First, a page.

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#2: The Descent

#2: The Descent


In creating this calendar of horror films, let me assure you that it was not at all easy to strike a balance between films written/directed by men and women. To be frank, there are so few female-created horror movies, if I chose to watch only those I could track down, we'd be watching one a week, not one a day. It's no less frustrating trying to find horror that portrays women characters as diverse and complex - but when it appears, it is often excellent. The Descent is excellent.

The Descent 2005

... Only the descent into the hell of self-knowledge can pave the way to godliness. -Kant

Neil Marshall as writer/director is respectful to his all female cast, and he paints a f**king terrifying setting. If you have a problem with tight spaces, the plot would bother you with or without the monsters. I start to hyperventilate as soon as anyone goes head first into a crevace that reminds me of a jagged-rock version of the stale-aired tunnels at Discovery Zone (RIP).

Still thinking about the Halloween boogeyman from last night, I'm drawn to the things lurking in the caves. They both are and aren't men (just like Mike!) - and aside from one female monster Sarah encounters in a pool of blood, the monsters are all men.

Descent Illustration Skull Horror Movie

It's no secret that the imagery here (underground caves full of blood) is reminiscent of female biology, and I've always seen the film as a journey for the women, especially the newly widowed Sarah, into themselves. Literally.

Great Scene:

I'm laughing extra hard this time at Holly's quip about Sam's impossibly complicated watch. Sam can't get the buttons to work, but continues to wear the gift from her boyfriend for "sentimental" reasons - Holly notes that she'd "[dump] any guy who'd give that to me... on the spot." And of course, it's the dumb watch alarm going off that gets them caught by the cave monster's bat sonar. Theme of this movie: men catch you up. Don't waste a lot of time on them. Although Marshall could have had Sarah pining over her deceased husband while battling creepy crawlies in the dark, he instead lets her dream quietly of her daughter's birthday. A beautiful illustration of women drawing closer to each other, and themselves.

Per that detail, I like to think of each film as having a philosophy. I've always thought of this one as embodying that Madeleine Albright quote: "There's a special place in hell for women who don't help other women." Sarah never abandons her pack, she refuses to leave a woman behind, and she punishes those who would do otherwise. As a heroine, she isn't perfect, but flawed. As a final girl, she isn't a girl at all, but a woman and a mother. I'm into it.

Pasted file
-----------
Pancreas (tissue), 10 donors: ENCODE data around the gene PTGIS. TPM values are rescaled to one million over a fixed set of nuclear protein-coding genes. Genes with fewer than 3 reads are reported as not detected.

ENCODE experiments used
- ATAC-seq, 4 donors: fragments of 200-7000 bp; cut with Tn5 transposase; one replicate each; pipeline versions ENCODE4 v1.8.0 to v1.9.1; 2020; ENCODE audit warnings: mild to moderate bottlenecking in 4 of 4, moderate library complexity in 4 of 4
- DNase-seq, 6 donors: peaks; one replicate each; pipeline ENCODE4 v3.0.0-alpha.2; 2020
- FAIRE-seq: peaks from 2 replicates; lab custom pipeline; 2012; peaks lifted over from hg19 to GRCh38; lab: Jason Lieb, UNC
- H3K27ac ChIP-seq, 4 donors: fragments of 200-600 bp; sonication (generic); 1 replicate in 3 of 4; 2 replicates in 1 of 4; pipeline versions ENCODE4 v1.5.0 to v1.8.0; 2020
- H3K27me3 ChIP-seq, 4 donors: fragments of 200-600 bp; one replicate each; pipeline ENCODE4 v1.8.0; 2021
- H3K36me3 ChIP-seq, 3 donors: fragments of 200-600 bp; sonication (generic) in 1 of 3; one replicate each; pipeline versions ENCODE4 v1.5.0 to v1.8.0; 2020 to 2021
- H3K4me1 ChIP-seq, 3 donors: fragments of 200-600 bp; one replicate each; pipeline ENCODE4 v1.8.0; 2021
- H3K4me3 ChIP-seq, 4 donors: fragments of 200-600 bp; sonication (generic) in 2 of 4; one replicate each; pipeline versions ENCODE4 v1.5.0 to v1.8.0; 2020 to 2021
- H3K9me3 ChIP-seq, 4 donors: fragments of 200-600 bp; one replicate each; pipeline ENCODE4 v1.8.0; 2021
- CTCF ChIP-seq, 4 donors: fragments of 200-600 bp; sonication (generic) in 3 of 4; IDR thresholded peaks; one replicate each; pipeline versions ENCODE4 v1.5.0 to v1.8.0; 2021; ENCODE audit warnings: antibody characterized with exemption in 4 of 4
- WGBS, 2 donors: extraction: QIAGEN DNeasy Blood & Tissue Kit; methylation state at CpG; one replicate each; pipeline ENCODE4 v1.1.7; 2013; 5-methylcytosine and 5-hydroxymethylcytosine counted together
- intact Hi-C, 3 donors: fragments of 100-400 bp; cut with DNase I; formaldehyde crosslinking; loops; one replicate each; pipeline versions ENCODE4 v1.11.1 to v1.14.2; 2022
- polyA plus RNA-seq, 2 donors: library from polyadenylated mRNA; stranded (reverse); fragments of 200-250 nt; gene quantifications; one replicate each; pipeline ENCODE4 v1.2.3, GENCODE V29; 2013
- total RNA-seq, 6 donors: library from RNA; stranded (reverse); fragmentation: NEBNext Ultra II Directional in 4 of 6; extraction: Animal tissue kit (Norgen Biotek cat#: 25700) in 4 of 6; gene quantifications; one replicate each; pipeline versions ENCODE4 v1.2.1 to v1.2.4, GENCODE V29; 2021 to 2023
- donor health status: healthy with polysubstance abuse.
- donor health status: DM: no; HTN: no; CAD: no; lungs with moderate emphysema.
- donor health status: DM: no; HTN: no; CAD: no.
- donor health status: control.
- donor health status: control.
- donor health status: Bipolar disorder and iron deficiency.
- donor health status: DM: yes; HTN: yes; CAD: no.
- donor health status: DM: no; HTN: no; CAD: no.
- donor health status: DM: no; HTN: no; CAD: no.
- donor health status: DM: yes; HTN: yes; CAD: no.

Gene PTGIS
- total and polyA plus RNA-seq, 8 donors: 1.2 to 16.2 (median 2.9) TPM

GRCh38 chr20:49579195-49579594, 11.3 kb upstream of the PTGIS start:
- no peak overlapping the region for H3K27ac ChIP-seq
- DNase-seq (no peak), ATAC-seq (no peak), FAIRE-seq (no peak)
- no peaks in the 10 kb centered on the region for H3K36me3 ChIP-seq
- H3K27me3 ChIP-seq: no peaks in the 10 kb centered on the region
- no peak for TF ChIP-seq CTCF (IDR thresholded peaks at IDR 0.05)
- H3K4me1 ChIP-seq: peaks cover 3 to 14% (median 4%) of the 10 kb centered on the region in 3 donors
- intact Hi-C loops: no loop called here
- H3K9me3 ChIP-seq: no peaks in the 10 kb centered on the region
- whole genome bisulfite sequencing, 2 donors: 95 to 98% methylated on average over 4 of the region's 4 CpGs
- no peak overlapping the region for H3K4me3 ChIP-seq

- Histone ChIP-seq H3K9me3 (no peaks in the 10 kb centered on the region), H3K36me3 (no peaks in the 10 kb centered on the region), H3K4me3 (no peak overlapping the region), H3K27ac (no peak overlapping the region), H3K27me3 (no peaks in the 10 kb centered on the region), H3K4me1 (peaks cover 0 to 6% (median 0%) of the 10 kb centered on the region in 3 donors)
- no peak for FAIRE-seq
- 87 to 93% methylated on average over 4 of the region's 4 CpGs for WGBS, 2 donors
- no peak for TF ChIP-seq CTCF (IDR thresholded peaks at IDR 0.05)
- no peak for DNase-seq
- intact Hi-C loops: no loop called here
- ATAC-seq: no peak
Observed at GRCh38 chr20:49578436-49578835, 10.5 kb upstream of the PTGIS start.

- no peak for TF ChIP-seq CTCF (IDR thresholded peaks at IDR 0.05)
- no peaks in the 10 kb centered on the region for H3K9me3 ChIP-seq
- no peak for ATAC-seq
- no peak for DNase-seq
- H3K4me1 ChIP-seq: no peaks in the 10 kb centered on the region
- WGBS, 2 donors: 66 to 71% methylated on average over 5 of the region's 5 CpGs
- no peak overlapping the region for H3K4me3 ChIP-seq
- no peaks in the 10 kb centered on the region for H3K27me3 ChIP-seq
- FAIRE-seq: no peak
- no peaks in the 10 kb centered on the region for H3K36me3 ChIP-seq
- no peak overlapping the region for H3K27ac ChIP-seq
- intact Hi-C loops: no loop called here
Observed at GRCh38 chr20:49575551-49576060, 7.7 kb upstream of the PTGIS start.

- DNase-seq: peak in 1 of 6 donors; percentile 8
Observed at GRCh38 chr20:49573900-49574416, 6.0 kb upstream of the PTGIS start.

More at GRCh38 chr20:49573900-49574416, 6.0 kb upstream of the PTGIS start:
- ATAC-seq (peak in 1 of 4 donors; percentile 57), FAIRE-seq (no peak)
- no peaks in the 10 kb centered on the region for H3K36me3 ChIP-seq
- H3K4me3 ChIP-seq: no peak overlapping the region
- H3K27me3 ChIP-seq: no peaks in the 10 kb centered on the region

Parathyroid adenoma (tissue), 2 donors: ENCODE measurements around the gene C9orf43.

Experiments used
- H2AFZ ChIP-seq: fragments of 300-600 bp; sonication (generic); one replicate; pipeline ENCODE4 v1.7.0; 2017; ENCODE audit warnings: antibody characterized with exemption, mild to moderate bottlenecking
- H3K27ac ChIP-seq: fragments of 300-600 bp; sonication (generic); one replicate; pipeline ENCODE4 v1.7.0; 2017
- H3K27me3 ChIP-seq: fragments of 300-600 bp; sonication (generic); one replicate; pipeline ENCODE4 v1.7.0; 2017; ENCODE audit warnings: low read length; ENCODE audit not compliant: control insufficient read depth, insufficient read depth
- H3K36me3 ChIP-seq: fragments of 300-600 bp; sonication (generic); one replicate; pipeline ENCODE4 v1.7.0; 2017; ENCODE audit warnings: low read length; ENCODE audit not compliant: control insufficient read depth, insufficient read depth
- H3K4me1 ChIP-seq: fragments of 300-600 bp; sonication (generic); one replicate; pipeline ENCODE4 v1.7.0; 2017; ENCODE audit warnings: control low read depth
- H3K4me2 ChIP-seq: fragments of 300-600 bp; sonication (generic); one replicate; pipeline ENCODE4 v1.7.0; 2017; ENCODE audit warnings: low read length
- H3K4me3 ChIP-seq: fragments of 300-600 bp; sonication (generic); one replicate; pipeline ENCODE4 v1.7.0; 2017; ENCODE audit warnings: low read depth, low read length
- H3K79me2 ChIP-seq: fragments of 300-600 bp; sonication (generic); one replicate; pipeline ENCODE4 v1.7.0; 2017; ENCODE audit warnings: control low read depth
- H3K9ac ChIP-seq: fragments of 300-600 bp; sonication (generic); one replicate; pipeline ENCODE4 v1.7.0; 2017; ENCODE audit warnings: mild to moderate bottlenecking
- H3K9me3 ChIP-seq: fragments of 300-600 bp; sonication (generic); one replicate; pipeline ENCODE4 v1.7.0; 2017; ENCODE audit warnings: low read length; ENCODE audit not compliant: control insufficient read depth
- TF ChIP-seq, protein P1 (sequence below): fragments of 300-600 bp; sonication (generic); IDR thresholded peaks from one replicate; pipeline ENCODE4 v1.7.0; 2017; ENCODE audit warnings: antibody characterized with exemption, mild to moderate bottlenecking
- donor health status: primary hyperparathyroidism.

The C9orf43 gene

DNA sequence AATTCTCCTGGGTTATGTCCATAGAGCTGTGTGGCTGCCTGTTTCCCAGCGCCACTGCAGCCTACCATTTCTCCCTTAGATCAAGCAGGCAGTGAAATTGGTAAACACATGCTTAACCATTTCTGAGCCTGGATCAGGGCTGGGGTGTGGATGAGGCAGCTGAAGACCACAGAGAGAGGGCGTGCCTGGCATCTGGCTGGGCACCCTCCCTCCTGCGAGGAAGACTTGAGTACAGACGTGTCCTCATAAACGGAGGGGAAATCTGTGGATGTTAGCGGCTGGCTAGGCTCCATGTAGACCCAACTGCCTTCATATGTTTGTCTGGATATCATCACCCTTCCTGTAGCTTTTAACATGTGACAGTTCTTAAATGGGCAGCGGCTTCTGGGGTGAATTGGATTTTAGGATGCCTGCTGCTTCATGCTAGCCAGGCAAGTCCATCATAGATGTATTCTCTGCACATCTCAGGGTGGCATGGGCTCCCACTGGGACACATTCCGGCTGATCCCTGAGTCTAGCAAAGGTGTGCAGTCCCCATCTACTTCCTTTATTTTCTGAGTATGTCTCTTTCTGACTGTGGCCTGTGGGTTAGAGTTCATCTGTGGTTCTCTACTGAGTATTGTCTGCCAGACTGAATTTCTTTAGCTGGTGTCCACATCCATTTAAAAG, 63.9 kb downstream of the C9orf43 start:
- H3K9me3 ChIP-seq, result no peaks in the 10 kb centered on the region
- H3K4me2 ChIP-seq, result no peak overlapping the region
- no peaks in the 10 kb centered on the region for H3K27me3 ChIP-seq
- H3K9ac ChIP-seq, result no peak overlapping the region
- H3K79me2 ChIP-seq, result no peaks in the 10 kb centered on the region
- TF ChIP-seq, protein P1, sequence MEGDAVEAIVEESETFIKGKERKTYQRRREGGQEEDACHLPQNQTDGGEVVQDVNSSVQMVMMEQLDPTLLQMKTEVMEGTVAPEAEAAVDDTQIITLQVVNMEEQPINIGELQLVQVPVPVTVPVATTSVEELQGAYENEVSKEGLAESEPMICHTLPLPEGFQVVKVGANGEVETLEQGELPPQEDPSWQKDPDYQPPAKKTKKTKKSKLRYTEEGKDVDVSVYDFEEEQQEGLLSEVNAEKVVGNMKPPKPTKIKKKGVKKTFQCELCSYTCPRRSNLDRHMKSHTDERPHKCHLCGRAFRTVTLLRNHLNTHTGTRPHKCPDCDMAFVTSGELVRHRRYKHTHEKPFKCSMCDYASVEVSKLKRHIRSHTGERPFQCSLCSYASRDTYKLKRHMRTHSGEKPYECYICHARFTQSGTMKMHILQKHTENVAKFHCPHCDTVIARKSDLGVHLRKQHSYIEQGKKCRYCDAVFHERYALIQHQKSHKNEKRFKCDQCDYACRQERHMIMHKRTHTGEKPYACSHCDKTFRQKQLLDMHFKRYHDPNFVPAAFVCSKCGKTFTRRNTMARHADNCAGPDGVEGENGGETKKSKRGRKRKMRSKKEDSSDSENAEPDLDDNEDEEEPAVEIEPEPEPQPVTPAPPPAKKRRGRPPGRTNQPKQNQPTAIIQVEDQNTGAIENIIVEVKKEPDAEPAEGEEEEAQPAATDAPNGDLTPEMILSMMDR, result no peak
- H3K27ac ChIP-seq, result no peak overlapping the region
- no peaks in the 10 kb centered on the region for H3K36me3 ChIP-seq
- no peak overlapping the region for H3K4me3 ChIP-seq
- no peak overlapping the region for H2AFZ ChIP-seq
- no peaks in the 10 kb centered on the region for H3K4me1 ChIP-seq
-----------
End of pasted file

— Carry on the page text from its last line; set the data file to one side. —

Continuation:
Other things to notice:

Absolute masterclass in lighting to tell a story. Color washes of yellow, red, and green set the tone for every scene, and nothing like watching things materialize out of the dark for a good scare. I would love to hate on the found footage element of this movie (any movie), but it's really done with an amount of elegance here that makes it work. Mostly because the composition of Marshall's shots are never allowed to suffer for it. And those color washes make the green-toned night vision make sense in the grand scheme of things.

Grab the special edition blu-ray on Amazon right now for a measly $7.

If you like it, watch:

The Hills Have Eyes (1977) - Choose the Wes Craven original and enjoy watching more human mutants living in places they shouldn't be. Claustrophobics rejoice! Your agoraphobic friends will be tortured by endless expanses of desert.

Doomsday - Marshall's next effort is an action/horror epic that is spotty at best, but has another bad-ass lady hero in Rhona Mitra (who also has one eye!). Extra points for Bob Hoskins, gratuitous violence involving rabbits, and the best use of a Fine Young Cannibals song EVER, in my opinion.

Up Next:

A Girl Walks Home Alone at Night

#3: A Girl Walks Home Alone at Night

#3: A Girl Walks Home Alone at Night

Halloween 1978

Halloween 1978